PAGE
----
Published On:November 14, 2016, 12:18 pm
Skywatchers from across the globe gear up for the latest “SuperMoon” as Earth’s satellite will make the closest approach ever since 1948.
The sky enthusiasts in the United Kingdom have the supreme chance of viewing the superMoon on Monday evening, even though the Moon renders its closest approach at 11.21 GMT and at that time it will be at a distance of 356,509 km away.
To the onlookers, the Moon will appear nearly 7% larger than normal and approximately 15% brighter. However, the naked eye can barely notice the difference.
This superMoon will in future be this close not before 25th November 2034. UK's national meteorological service’s forecast predicts that it will be cloudy when the superMoon is at its closest.
When the Moon outlines its orbit around the Earth, we are able to view several proportions which are lit up by the Sun. There is a one particular time in every orbit wherein the satellite is totally lit up, that’s what a full Moon is.
When the Moon orbits the Earth approximately every 27 days, it travels in an elliptical shape, and at that time its distance from planet Earth is not invariable but differs across a full orbit.
Although amongst this mismatched orbit, there are more intricate variations caused by the Earth’s movements surrounding the Sun. the point of periapsis which is the closest approach and the full Moon are not in sync.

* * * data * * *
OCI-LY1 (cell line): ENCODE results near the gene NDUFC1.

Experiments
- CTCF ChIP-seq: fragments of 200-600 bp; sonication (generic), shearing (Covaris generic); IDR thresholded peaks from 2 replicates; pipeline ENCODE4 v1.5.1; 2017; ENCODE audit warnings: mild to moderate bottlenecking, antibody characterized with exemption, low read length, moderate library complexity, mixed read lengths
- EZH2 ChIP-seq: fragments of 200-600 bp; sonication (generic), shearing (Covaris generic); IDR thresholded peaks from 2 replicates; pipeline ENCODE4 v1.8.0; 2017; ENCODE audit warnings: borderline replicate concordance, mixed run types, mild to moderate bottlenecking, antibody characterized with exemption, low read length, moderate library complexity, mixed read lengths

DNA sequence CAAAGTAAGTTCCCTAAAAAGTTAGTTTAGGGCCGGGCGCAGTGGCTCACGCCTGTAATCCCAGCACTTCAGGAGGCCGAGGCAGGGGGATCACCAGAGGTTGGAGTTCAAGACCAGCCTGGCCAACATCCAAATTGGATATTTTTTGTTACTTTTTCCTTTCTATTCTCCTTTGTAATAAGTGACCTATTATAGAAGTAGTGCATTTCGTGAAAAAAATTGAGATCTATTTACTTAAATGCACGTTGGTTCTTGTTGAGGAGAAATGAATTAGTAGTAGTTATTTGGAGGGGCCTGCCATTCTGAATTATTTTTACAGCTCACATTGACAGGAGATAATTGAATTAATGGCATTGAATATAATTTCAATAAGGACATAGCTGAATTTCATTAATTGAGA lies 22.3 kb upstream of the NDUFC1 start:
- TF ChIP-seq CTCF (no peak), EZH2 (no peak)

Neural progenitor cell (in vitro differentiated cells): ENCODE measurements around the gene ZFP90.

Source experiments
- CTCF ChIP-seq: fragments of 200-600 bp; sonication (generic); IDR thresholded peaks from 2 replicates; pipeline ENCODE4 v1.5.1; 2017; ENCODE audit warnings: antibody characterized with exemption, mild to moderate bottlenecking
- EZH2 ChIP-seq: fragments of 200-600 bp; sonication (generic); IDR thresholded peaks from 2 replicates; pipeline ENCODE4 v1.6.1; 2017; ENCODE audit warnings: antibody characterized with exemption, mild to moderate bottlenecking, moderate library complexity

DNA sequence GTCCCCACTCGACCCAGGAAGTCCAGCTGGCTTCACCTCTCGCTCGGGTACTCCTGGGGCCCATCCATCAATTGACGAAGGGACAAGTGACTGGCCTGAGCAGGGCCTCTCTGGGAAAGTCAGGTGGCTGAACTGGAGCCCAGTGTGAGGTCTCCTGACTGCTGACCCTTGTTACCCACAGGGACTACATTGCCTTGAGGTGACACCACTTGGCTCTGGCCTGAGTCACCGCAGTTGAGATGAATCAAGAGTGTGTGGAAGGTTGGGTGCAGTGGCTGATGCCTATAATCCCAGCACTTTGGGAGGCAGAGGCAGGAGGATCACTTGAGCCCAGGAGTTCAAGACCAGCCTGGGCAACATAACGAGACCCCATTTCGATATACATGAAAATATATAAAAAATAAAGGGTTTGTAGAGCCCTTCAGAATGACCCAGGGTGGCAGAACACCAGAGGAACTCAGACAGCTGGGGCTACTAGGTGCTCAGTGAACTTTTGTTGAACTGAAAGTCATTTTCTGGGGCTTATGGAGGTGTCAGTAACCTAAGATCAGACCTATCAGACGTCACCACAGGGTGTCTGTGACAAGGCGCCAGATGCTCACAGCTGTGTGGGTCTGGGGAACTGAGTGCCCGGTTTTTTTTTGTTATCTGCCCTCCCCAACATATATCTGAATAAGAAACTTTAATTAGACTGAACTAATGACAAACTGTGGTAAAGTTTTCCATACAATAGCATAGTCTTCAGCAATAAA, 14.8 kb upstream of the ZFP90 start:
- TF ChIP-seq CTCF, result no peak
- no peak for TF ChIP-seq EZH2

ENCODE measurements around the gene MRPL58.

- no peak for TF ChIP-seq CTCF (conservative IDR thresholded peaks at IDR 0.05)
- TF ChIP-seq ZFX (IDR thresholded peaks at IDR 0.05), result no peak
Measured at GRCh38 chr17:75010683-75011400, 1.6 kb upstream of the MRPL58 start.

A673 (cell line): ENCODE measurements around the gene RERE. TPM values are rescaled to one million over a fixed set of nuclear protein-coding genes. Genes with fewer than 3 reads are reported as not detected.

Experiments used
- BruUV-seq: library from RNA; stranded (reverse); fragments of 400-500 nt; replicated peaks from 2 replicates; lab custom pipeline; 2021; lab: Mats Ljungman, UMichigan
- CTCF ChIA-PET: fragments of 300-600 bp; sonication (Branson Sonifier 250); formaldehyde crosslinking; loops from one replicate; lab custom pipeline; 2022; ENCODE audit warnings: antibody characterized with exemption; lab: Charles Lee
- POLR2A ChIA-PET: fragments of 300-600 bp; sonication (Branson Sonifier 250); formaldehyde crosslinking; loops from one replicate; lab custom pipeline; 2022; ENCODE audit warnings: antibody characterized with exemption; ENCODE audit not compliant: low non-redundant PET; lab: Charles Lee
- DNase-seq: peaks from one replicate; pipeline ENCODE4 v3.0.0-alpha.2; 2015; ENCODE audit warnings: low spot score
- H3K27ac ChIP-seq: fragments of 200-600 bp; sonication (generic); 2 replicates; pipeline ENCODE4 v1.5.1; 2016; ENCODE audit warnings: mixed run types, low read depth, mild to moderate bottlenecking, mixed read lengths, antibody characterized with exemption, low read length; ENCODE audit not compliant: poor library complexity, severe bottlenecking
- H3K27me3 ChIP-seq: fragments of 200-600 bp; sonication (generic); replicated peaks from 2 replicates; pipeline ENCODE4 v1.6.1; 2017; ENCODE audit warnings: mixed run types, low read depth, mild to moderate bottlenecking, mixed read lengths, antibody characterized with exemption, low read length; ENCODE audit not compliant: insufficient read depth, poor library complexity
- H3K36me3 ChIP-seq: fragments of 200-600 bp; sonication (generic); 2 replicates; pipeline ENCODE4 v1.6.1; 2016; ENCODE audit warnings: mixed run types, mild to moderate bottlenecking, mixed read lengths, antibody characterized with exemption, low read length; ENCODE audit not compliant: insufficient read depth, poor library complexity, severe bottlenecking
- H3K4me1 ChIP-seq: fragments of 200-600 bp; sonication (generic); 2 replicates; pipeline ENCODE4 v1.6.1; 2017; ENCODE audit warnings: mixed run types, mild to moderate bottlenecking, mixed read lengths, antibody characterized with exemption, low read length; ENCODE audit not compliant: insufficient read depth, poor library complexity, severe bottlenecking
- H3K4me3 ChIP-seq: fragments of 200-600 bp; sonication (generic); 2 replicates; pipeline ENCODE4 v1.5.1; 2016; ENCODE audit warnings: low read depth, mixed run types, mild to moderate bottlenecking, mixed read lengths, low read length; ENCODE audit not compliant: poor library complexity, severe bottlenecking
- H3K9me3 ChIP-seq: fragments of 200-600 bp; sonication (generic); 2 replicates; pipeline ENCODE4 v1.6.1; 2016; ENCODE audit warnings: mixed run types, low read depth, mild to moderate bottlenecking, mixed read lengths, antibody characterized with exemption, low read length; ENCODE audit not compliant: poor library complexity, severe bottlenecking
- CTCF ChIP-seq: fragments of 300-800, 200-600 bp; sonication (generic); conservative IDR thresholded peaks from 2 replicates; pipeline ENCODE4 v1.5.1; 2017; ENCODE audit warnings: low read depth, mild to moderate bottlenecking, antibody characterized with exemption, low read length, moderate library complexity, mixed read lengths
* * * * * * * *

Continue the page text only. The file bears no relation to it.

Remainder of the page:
However, there are times when this point of periapsis and the full Moon concur and this is most commonly termed as supermoon. So for the skywatchers the differences between a normal full moon and a supermoon are very minute and subtle.
Usually, a supermoon can be as much as 14% bigger and 30% brighter. Dr Chris North stated that, "These differences are pretty small, and with the Moon rising so high in the sky, as it does in the winter months, it'll be quite hard to notice any difference without comparing photographs."
He further mentioned that, "But regardless of how big and bright it looks, the Moon really is a beautiful object to look at."
Neil de Grasse Tyson who is the director of the Hayden Planetarium in New York had earlier suggested that such occurrences are a bit over-hyped. He went on saying, "I don't know who first called it a superMoon."
He sarcastically stated, "I don't know, but if you have a 16-inch pizza, would you call that a super pizza compared with a 15-inch pizza?"
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